Archive for April 5, 2017

Wednesday, April 5, 2017

Stop the weak-strong Swift Dance

Krzysztof Zabłocki (tweet):

The usual way of dealing with that is using either unowned or weak capture, wheres unowned requires almost no boilerplate, using weak usually requires this annoying dancing pattern:

obj.closure = { [weak self, weak other] some, arguments in 
    guard let strongSelf = self else { return }
    /// ... code

I find this ugly, lets instead create strongify function and turn all those calls into something like:

obj.closure = strongify(self, other) { instance, other, some, arguments in
    /// ... code


Basically we generate a variant that takes N context arguments and N original function arguments and strongify them. A little boilerplate to remove a lot of boilerplate from your call-sites.

Some are suggesting that a name like withWeak() would make more sense.

Previously: @weakify and @strongify Macros.

The 2016 Panic Report

Cable Sasser:

2016 was clearly the Year of Firewatch for us. Thanks to Campo Santo’s heroic efforts, Firewatch shipped right on time on Mac, PC, and PlayStation 4. We later added an Xbox One port.


We shipped 34 software releases over the course of 52 weeks in 2016, and three of them were significant new-feature updates. Each one of them was fully tested and qualified by our expanded and improved QA team.


Trying to do macOS quality work on iOS cost us a lot of time for sadly not much payoff. We love iOS, we love our iPhones, and we love our iPads. But we remain convinced that it’s not — yet? — possible to make a living selling pro software on those platforms.

Congratulations on 20 years!

For 2017, I’m looking forward to Transmit 5 and its support for a lot more cloud storage services. And hopefully Apple will remove the Firewatch rip-off from the App Store.

Update (2017-04-07): Nick Heer:

There are probably plenty more pricing models than what I’ve written here, but none I’ve seen yet seem capable of addressing the financial viability of this specific software niche. It’s a tricky problem. Without a solution, though, I question the long-term viability of independently-made professional-grade software on iOS.

Frontier Diary #1

Brent Simmons:

Maybe you’ve never heard of it. But here’s the thing: it was in Frontier that the following were either invented or popularized and fleshed-out: scripted and templated websites, weblogs, hosted weblogs, web services over http, RSS, RSS readers, and OPML. (And things I’m forgetting.)

Those innovations were due to the person — Dave Winer — and to the times, the relatively early web days. But they were also in part due to the tool: Frontier was a fantastic tool for implementing and iterating quickly.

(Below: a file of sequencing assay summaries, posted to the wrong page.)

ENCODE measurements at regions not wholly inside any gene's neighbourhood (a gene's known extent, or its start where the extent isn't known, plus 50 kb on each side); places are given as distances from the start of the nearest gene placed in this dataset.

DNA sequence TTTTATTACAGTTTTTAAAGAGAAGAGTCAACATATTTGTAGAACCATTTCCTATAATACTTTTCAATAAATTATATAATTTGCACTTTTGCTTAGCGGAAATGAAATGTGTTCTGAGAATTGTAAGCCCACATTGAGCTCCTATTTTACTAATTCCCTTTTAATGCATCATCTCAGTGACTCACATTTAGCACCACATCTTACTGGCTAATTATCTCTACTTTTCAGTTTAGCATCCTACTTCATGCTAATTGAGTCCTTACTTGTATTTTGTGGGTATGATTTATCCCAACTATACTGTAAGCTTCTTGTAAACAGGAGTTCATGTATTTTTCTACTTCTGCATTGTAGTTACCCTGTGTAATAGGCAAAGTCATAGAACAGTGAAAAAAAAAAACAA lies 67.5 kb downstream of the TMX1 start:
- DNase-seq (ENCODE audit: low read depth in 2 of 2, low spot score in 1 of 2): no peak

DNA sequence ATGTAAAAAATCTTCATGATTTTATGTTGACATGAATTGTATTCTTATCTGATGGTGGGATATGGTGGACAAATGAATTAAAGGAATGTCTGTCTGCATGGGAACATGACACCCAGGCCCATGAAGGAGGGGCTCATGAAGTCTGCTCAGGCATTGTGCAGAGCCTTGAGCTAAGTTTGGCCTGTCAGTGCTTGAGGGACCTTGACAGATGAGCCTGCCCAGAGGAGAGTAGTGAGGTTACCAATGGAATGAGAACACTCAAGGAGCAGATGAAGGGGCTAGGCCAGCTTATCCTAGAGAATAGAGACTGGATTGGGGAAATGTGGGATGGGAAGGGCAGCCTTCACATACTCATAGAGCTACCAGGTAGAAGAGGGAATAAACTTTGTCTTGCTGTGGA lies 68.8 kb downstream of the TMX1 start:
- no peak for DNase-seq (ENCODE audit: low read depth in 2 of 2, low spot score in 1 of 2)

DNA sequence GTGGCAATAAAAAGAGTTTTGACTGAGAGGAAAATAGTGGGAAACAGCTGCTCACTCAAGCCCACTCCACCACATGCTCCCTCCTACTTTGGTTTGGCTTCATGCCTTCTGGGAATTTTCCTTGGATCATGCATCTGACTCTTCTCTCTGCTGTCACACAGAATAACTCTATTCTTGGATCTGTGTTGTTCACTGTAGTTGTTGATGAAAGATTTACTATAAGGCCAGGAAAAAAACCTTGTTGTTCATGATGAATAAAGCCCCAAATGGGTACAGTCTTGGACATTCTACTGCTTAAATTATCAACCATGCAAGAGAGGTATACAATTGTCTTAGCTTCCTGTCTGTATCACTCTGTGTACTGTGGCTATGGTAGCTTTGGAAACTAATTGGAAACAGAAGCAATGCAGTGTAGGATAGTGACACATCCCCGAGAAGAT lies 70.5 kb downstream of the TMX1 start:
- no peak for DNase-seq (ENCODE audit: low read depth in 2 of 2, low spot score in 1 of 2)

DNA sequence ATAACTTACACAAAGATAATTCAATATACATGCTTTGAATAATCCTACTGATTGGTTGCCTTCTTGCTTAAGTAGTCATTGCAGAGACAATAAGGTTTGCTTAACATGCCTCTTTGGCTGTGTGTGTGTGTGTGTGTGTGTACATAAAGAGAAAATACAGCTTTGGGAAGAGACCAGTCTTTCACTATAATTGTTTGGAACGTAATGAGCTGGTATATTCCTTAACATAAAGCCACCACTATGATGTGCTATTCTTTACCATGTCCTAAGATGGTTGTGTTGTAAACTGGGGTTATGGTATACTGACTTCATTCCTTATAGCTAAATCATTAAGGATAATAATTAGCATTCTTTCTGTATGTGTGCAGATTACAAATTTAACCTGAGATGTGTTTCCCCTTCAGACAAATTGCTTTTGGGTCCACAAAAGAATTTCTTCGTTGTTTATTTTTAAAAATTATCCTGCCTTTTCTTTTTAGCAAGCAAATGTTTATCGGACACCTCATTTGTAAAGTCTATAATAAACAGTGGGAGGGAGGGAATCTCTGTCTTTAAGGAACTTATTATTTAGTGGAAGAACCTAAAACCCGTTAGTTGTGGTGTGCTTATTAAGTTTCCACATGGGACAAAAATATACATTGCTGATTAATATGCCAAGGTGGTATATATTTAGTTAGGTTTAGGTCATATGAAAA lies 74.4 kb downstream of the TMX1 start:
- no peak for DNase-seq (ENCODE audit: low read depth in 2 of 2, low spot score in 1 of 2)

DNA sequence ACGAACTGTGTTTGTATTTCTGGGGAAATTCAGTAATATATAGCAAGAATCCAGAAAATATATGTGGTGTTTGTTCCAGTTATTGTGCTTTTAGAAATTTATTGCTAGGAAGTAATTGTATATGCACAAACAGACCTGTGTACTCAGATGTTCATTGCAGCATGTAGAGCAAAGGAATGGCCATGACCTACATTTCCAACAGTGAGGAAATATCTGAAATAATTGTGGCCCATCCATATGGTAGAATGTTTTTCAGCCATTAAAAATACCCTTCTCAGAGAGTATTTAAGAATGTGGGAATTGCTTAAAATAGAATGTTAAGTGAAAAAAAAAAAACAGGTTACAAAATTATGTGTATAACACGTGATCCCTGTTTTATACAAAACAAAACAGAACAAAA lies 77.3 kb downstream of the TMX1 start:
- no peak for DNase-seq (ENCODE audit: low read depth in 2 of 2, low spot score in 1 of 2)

The high-level goal is to make that tool available again, because I think we need it.

After learning how to really use it, I became a huge fan of Frontier. But the monolithic database was a problem in the 90s and would be an even bigger one now.

Apple to Phase Out Usage of Imagination Technologies GPU

Pierre Lebeaupin:

If you need a refresher, Apple has been using PowerVR GPUs from Imagination ever since the original iPhone. More than that, though, it is the only outside technology (and a significant one, at that) that is and has always been an explicit dependency for iOS apps: readers of this blog don’t need to be reminded of Apple’s insistence to own every single aspect of the iOS platform (if you missed the previous episodes, most of it is in my iPhone shenanigans category) so as not to let anyone (Microsoft, Adobe, whoever) get leverage over them, but graphical technologies have been a notable exception, being more than mere software. For instance, while Apple uses OpenGL ES, and now Metal, to abstract away the GPU, a number of PowerVR-specific extensions have always been available and Apple encouraged their use.


Besides the extensions developers explicitly use, there are all the performance aspects and tradeoffs specific to PowerVR that iOS games have unwittingly become dependent upon (e.g. whether to use complex geometry or compensate with shaders, how to best obtain some effects, etc.), which Apple would have to best reproduce, or at least not regress on, in a new GPU.

Twitter Only Mutes 100 Keywords

Jeff Johnson:

To see why it’s not enough, you need to know exactly how keyword muting works. To start, ask yourself why @username muting even exists. The ability to mute or block an account was already a Twitter feature. You might think that if you had blocked an account, Twitter would automatically mute any tweets containing mentions of the blocked account. That would be the sane implementation. Yet that is not the actual implementation. Twitter does not automatically mute tweets that mention accounts you’ve blocked, so you have to waste keyword mutes on those accounts.

The other major problem with Twitter keyword muting is that it only matches full words or phrases. It doesn’t match prefixes at all. In other words, Twitter does not automatically mute plural or possessive forms of your keywords.